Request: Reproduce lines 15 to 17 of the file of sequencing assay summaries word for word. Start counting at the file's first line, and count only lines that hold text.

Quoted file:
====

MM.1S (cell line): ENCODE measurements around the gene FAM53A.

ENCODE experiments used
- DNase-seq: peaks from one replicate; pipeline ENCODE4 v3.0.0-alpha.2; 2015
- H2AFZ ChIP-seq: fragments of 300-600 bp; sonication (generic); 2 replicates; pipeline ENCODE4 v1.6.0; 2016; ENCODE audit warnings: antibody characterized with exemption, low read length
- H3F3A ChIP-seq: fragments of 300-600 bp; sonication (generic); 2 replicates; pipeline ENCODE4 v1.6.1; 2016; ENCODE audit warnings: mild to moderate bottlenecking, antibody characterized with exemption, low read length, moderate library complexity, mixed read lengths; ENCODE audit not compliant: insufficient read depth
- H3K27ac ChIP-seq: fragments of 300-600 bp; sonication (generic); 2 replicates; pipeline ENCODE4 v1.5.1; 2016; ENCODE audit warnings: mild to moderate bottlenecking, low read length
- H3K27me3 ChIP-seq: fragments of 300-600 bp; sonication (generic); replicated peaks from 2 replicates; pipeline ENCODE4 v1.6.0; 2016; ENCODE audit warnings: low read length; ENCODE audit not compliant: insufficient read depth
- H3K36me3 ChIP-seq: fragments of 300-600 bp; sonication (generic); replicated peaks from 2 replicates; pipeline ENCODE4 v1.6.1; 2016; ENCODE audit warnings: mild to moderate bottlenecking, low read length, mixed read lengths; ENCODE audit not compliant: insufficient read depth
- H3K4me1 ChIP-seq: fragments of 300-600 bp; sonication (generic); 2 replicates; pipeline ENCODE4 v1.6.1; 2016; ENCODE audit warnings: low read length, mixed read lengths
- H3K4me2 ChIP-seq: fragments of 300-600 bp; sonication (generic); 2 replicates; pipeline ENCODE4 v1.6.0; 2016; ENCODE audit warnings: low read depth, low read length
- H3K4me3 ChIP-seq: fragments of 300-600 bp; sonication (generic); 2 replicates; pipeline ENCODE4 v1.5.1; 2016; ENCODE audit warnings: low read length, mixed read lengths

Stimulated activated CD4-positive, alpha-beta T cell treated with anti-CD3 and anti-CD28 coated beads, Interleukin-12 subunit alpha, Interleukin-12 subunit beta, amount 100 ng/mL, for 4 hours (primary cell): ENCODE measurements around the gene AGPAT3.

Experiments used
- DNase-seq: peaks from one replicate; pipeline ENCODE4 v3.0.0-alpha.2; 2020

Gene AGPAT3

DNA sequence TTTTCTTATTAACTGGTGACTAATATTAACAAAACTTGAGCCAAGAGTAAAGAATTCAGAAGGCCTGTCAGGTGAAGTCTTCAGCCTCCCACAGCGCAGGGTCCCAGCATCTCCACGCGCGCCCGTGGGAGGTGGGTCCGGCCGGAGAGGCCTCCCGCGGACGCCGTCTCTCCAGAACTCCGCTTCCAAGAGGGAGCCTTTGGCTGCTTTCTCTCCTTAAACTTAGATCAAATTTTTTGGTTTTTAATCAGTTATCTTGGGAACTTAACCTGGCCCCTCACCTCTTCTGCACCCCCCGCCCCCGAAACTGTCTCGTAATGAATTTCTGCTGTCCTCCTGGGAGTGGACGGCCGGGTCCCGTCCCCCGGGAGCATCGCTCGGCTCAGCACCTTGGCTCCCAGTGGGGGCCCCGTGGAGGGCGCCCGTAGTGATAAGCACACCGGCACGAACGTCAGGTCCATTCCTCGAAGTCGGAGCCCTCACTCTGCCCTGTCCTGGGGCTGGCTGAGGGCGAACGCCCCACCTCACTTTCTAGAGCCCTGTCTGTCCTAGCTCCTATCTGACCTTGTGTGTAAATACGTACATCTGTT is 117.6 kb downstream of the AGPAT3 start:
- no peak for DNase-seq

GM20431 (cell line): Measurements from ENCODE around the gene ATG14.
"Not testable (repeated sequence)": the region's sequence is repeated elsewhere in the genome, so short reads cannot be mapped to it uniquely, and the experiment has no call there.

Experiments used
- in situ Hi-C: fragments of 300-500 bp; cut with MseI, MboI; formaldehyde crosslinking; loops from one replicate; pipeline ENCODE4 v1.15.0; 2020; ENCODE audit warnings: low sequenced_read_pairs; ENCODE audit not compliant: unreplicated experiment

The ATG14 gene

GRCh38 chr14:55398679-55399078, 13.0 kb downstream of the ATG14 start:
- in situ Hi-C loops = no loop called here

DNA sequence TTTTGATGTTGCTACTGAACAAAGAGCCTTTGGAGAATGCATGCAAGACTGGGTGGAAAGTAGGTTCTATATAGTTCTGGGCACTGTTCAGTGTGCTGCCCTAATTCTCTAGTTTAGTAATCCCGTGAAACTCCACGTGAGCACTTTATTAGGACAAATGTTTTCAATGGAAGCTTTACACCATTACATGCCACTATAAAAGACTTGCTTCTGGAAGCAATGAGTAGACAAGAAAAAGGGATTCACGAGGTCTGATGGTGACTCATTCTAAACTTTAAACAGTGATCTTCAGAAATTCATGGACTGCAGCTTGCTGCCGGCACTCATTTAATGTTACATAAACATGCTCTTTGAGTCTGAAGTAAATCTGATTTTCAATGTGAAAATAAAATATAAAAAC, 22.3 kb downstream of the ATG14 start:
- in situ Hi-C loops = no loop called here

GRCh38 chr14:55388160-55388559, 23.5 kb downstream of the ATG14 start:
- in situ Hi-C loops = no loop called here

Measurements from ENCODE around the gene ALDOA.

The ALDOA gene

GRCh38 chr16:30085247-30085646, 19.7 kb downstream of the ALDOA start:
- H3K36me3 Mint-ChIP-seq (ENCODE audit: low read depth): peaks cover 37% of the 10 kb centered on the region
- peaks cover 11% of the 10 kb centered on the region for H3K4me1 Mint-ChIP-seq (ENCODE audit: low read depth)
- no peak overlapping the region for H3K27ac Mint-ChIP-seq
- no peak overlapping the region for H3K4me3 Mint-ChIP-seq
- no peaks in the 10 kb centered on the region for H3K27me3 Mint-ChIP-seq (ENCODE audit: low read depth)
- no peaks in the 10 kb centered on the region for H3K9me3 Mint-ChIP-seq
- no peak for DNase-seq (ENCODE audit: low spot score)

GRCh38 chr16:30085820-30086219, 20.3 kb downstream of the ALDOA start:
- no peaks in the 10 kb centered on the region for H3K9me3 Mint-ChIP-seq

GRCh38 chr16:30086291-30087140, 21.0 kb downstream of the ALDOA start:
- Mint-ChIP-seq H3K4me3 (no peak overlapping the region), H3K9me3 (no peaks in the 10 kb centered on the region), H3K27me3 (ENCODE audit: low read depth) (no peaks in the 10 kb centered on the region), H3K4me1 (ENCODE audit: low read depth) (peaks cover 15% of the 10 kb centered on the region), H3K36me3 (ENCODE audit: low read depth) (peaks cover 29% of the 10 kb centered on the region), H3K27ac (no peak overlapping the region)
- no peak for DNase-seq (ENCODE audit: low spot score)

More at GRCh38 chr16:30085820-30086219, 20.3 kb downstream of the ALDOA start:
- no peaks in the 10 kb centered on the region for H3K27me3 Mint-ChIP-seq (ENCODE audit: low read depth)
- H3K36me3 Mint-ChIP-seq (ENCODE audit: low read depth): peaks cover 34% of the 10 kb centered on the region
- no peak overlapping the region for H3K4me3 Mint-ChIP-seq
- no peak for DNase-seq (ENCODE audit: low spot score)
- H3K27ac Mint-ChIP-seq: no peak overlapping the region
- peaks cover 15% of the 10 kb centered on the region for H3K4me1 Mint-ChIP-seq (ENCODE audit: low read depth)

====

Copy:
Gene AGPAT3

DNA sequence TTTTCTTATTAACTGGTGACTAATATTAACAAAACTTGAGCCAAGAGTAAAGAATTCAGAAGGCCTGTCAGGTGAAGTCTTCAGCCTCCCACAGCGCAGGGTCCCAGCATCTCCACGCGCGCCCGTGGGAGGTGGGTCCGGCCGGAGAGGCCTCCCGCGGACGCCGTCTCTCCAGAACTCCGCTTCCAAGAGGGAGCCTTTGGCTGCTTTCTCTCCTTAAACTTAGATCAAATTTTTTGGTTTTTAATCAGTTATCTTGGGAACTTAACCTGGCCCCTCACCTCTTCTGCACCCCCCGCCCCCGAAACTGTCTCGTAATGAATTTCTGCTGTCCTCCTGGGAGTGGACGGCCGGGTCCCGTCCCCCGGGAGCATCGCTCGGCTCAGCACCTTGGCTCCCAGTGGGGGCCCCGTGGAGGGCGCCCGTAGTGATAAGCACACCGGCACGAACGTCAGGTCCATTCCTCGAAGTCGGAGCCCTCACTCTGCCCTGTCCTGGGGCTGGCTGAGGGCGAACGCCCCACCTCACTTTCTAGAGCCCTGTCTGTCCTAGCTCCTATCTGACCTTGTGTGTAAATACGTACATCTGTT is 117.6 kb downstream of the AGPAT3 start:
- no peak for DNase-seq